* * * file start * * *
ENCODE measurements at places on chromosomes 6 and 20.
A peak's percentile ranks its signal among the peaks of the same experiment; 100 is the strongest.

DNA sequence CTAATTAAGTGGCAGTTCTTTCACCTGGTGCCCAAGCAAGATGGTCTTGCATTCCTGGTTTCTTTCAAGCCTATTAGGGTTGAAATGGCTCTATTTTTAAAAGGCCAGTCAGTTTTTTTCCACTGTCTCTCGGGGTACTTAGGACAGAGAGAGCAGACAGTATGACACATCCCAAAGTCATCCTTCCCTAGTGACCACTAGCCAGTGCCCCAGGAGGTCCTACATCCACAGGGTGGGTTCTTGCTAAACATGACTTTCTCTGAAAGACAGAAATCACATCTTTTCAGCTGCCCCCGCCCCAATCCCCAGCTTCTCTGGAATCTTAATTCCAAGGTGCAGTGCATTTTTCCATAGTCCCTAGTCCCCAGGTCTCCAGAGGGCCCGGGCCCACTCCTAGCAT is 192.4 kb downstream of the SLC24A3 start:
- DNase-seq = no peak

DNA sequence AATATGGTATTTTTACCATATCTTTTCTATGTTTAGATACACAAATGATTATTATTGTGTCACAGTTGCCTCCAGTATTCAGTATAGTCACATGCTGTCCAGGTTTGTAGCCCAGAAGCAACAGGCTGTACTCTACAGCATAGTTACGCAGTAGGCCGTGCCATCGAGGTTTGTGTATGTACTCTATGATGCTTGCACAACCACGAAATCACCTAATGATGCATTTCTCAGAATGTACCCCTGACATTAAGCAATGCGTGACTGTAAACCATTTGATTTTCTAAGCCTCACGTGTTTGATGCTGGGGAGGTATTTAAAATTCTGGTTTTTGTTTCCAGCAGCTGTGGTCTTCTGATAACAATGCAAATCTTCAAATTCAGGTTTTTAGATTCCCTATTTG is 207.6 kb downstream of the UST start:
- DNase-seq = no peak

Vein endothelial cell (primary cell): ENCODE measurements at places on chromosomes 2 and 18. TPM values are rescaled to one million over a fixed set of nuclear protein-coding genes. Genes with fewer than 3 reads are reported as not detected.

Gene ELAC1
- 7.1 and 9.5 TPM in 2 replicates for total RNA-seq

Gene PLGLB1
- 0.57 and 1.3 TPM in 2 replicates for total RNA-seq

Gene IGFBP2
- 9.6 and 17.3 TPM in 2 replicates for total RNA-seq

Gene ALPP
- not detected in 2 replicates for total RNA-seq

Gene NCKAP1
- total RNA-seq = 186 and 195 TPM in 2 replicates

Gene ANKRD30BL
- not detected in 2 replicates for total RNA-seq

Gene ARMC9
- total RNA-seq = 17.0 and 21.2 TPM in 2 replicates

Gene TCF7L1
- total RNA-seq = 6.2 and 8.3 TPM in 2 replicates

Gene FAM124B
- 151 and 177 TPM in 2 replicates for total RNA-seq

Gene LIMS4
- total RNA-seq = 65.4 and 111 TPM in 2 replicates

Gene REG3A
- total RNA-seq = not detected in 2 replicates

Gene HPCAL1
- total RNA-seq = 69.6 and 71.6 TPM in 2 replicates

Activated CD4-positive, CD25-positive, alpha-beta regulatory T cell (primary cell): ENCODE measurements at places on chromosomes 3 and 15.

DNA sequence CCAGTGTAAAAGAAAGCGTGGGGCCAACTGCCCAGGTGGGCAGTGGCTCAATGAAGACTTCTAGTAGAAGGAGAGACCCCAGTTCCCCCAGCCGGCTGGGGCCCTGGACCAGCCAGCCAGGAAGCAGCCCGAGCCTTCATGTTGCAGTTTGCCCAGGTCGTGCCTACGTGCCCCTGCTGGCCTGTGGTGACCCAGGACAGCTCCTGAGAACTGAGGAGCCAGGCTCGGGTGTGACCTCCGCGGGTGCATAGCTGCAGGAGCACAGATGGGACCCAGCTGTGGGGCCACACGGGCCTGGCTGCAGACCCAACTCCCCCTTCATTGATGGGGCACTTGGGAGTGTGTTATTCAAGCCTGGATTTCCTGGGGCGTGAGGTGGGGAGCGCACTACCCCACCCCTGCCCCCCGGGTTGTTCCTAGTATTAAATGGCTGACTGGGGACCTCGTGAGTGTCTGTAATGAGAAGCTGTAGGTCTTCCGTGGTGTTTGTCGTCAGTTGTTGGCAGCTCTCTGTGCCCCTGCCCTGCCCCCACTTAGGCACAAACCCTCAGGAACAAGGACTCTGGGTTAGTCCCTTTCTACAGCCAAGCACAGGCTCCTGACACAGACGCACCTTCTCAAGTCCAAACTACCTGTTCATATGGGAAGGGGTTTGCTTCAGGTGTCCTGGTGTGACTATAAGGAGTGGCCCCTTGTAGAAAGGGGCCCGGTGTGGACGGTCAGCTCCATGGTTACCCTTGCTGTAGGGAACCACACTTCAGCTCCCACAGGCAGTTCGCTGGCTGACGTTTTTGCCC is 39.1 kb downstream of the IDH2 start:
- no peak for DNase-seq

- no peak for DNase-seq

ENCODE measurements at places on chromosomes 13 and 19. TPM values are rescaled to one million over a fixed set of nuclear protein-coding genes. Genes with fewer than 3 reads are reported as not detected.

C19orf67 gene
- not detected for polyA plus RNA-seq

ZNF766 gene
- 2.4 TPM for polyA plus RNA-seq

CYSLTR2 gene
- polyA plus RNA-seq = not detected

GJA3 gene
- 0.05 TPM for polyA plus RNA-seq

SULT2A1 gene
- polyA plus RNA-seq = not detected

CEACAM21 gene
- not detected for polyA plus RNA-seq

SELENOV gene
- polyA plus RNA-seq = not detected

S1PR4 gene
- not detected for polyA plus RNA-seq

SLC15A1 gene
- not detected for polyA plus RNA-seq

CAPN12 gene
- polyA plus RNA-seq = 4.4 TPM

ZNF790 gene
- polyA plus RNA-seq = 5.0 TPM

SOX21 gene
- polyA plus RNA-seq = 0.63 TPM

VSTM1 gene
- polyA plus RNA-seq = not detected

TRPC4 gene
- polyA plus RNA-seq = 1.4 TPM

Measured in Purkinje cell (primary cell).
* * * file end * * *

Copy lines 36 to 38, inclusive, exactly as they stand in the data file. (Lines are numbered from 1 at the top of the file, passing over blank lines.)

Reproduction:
ENCODE measurements at places on chromosomes 13 and 19. TPM values are rescaled to one million over a fixed set of nuclear protein-coding genes. Genes with fewer than 3 reads are reported as not detected.

C19orf67 gene
- not detected for polyA plus RNA-seq